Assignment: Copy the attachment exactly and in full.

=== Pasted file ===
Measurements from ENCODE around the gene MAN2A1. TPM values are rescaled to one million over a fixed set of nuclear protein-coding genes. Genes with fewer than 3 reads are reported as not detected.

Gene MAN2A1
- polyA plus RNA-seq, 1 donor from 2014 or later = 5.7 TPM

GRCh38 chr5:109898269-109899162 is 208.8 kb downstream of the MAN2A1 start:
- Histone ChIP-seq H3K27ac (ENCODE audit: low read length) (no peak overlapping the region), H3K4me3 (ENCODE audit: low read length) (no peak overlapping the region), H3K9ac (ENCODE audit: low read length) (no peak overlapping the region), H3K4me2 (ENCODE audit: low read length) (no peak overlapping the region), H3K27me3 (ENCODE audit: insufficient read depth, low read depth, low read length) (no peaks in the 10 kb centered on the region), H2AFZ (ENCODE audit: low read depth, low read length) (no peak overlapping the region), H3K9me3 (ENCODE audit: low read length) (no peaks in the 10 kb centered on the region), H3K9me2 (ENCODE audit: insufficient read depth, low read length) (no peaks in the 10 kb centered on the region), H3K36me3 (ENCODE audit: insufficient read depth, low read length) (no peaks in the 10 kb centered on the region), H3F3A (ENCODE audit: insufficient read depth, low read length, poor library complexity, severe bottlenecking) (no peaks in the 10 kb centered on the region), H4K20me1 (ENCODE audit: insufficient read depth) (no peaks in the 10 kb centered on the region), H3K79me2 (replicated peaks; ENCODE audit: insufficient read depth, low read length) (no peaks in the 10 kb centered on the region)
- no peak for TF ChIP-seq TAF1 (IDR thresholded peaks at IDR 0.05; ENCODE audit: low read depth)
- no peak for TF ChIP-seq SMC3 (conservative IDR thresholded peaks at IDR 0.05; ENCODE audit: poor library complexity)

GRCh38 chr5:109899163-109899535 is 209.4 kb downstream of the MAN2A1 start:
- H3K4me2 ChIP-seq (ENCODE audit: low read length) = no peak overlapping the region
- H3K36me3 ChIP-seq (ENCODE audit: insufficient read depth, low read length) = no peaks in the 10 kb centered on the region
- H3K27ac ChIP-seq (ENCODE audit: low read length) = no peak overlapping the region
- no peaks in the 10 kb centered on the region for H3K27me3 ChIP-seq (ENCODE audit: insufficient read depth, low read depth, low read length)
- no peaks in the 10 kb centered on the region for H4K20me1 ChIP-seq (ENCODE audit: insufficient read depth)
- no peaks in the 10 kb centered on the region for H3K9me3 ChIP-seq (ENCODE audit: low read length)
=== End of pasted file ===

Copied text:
Measurements from ENCODE around the gene MAN2A1. TPM values are rescaled to one million over a fixed set of nuclear protein-coding genes. Genes with fewer than 3 reads are reported as not detected.

Gene MAN2A1
- polyA plus RNA-seq, 1 donor from 2014 or later = 5.7 TPM

GRCh38 chr5:109898269-109899162 is 208.8 kb downstream of the MAN2A1 start:
- Histone ChIP-seq H3K27ac (ENCODE audit: low read length) (no peak overlapping the region), H3K4me3 (ENCODE audit: low read length) (no peak overlapping the region), H3K9ac (ENCODE audit: low read length) (no peak overlapping the region), H3K4me2 (ENCODE audit: low read length) (no peak overlapping the region), H3K27me3 (ENCODE audit: insufficient read depth, low read depth, low read length) (no peaks in the 10 kb centered on the region), H2AFZ (ENCODE audit: low read depth, low read length) (no peak overlapping the region), H3K9me3 (ENCODE audit: low read length) (no peaks in the 10 kb centered on the region), H3K9me2 (ENCODE audit: insufficient read depth, low read length) (no peaks in the 10 kb centered on the region), H3K36me3 (ENCODE audit: insufficient read depth, low read length) (no peaks in the 10 kb centered on the region), H3F3A (ENCODE audit: insufficient read depth, low read length, poor library complexity, severe bottlenecking) (no peaks in the 10 kb centered on the region), H4K20me1 (ENCODE audit: insufficient read depth) (no peaks in the 10 kb centered on the region), H3K79me2 (replicated peaks; ENCODE audit: insufficient read depth, low read length) (no peaks in the 10 kb centered on the region)
- no peak for TF ChIP-seq TAF1 (IDR thresholded peaks at IDR 0.05; ENCODE audit: low read depth)
- no peak for TF ChIP-seq SMC3 (conservative IDR thresholded peaks at IDR 0.05; ENCODE audit: poor library complexity)

GRCh38 chr5:109899163-109899535 is 209.4 kb downstream of the MAN2A1 start:
- H3K4me2 ChIP-seq (ENCODE audit: low read length) = no peak overlapping the region
- H3K36me3 ChIP-seq (ENCODE audit: insufficient read depth, low read length) = no peaks in the 10 kb centered on the region
- H3K27ac ChIP-seq (ENCODE audit: low read length) = no peak overlapping the region
- no peaks in the 10 kb centered on the region for H3K27me3 ChIP-seq (ENCODE audit: insufficient read depth, low read depth, low read length)
- no peaks in the 10 kb centered on the region for H4K20me1 ChIP-seq (ENCODE audit: insufficient read depth)
- no peaks in the 10 kb centered on the region for H3K9me3 ChIP-seq (ENCODE audit: low read length)